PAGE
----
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25. The Google fine and taxation of a total of €1 Billion

September 13th 2019

This article will be updated as more details become available:

Subject Google and digital taxation in France for non-resident individuals and companies. Shifting sads or shifting structures?

The Cour d'appel de Paris published a communiqué on 12th September, 2019 stating that Google France Sarl and Googe (Ireland) Limited had accepted to pay a public interest fine of 500 million Euros, It did not mention the assessed tax of €500 million accepted as outstanding for the years 2012-2014, as the announcement concerned only the payment of the criminal anti-evasion charge.

Whilst Google used the opportunity to avoid being held criminally liable, as the new procedure does not involve an admission of criminal liability, the fact that it got that far shows that the Parquet and the DGFIP mean business, and that they are prepared to use the procedure to fill the coffers with value added which otherwise elude, rather than avoid  taxation.

That should alert anyone working in France through the internet on a cross-border basis that their systems need a criminal compliance check.

The Convention will be published on the French anti-corruption site within 10 days, in other words by 22 September.

As the issue involved an analysis of the French concept of "établissement stable" in the context of internet, the ramifications for those companies, partnerships  and individuals working from France on the internet will be significant.

The assessment and fine only concern the tax years 2012 to 2014, and presumably unless Google adjusted its fiscal structure and behaviour pattern, there may be further assessments.    Note that an Sarl is a société de personnes and not a limited company as that is understood in the UK.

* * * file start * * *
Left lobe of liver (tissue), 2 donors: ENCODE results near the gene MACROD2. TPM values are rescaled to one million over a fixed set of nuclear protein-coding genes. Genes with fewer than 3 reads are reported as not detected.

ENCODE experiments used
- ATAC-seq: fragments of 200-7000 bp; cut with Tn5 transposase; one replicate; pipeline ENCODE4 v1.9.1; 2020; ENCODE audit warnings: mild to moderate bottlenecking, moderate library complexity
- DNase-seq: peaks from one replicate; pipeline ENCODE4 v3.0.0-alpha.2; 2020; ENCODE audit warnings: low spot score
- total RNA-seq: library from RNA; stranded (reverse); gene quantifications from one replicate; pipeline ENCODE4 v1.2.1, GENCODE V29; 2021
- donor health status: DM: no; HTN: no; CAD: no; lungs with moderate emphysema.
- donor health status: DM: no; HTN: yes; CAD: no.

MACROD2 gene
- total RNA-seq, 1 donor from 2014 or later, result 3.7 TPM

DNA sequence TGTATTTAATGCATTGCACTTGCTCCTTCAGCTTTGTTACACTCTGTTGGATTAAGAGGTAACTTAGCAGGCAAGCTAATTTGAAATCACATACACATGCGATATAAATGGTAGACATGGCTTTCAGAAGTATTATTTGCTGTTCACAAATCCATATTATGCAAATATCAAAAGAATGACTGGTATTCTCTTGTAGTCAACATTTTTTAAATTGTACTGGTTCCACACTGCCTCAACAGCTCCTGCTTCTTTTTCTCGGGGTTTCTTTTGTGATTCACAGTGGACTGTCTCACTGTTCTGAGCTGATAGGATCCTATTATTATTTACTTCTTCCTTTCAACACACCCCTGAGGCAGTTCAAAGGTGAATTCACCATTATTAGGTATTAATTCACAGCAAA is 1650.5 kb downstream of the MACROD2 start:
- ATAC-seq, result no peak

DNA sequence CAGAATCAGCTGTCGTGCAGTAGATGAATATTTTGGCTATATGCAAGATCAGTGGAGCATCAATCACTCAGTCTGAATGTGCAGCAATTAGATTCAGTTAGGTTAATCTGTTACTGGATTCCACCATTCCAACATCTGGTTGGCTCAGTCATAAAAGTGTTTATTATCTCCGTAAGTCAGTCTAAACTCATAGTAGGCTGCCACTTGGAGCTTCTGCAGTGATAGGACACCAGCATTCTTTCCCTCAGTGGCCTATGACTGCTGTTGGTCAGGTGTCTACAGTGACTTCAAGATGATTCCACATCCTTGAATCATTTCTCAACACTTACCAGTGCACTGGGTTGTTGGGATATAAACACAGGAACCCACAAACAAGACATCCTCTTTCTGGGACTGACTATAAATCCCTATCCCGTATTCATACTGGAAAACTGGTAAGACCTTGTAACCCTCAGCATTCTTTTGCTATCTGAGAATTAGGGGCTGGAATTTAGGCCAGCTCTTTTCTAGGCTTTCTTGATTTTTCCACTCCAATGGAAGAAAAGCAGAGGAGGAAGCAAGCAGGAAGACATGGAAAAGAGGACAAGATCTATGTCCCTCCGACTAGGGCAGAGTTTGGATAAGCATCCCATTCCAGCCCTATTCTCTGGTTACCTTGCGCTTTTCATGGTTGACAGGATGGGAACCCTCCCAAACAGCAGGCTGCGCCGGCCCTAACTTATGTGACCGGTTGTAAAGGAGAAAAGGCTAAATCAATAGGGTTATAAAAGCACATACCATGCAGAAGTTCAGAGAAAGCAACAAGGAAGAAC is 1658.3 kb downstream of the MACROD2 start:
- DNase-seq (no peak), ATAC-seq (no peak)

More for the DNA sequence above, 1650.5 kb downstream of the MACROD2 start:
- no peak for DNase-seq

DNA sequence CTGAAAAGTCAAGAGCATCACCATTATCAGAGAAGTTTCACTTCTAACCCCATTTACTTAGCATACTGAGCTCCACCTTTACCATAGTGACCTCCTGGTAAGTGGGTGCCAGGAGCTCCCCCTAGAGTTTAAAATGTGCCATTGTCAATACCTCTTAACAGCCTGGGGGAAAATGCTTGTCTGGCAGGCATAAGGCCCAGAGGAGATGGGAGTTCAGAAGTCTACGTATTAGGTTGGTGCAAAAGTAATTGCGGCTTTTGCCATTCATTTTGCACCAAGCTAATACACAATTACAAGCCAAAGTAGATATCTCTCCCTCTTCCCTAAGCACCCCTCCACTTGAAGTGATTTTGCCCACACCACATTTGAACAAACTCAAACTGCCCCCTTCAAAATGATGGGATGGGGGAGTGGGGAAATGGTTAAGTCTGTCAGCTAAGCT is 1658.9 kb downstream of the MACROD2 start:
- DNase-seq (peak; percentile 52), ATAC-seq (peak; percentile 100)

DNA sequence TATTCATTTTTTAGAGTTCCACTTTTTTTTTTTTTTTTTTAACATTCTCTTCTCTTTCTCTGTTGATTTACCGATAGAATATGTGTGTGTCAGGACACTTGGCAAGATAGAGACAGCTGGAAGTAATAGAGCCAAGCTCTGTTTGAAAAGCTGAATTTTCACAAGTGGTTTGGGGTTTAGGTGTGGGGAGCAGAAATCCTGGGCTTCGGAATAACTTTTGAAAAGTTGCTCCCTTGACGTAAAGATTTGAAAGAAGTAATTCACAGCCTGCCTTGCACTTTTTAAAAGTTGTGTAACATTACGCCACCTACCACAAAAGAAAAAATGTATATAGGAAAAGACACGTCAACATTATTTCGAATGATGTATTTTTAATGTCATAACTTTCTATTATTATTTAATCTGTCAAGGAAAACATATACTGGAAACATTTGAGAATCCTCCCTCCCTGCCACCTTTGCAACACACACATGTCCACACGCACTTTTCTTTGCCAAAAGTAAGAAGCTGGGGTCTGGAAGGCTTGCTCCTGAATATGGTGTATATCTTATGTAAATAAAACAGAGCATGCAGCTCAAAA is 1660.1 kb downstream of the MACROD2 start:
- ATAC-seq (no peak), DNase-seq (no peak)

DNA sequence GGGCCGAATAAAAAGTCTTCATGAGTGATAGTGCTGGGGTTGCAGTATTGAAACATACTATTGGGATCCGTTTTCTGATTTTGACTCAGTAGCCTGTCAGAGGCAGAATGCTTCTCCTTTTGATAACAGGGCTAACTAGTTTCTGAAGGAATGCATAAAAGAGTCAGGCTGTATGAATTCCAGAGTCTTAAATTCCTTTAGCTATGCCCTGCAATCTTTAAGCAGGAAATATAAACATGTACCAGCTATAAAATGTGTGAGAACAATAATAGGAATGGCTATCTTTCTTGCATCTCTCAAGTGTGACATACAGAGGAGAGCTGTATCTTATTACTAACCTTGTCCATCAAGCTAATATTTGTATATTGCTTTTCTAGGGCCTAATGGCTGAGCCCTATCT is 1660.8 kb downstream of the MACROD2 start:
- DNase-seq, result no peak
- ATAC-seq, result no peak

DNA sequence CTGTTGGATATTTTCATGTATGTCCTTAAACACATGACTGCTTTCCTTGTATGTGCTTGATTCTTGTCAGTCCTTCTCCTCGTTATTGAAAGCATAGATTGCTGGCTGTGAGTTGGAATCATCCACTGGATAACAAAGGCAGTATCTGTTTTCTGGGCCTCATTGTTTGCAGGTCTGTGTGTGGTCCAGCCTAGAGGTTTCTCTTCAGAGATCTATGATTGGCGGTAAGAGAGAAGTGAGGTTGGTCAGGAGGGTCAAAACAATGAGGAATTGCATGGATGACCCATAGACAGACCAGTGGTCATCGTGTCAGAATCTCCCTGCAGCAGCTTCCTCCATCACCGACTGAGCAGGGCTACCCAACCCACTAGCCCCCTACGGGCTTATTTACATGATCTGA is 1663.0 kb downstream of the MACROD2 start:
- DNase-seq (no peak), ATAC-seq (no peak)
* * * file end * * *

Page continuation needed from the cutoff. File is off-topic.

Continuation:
Its therefore essential that those using the internet to work in France make sure that their system is cleared not just for tax but also criminal inspection, and therefore legal. Whilst the Tax administration can decide that the tax law has not been infringed, if it does not, then the Parquet will be involved.

Whilst the French tax administration and the Parquet Financier experienced  difficulties in functioning together effectively, Mme Houlette has put a singular amount of effort into easing the systemic conflicts between the penal system and the tax systems of investigation of the facts. That has resulted in a significant addition  to the French budget.

The Parquet's attempt for example to hold the Wildenstein family up as an example failed, as the law did not admit any of the facts to be classed as criminal at the time of their being done. The lesson of alleging mens rea without actus reus has been learnt. That time is now past.

The notion of permanent establishment in internet issues is therefore now very much on the table and Channel Island businesses need to take advice when working with France so as to be able to demonstrate that they do not have a permanent establishment, for example,  through simple internet transaction of Directors or managers working from France, or by orders or services  processed through the internet when there is a French entity or establishment within the same group or beneficial ownership.

Whilst the French admionstratio failed to prove before the Cour d'appe administratif earlier in the year, see link below, that Google Frane sarl was not providing a permanet establishmùent factility to Google Ireled limited in years up to 2010, the underlyoing facts and the law appear to have chenged for years 2012-2014.

Commuiniqué du Cour d'appel administrative de Paris du 25 avril 2019.

More anon.

13th September, 2019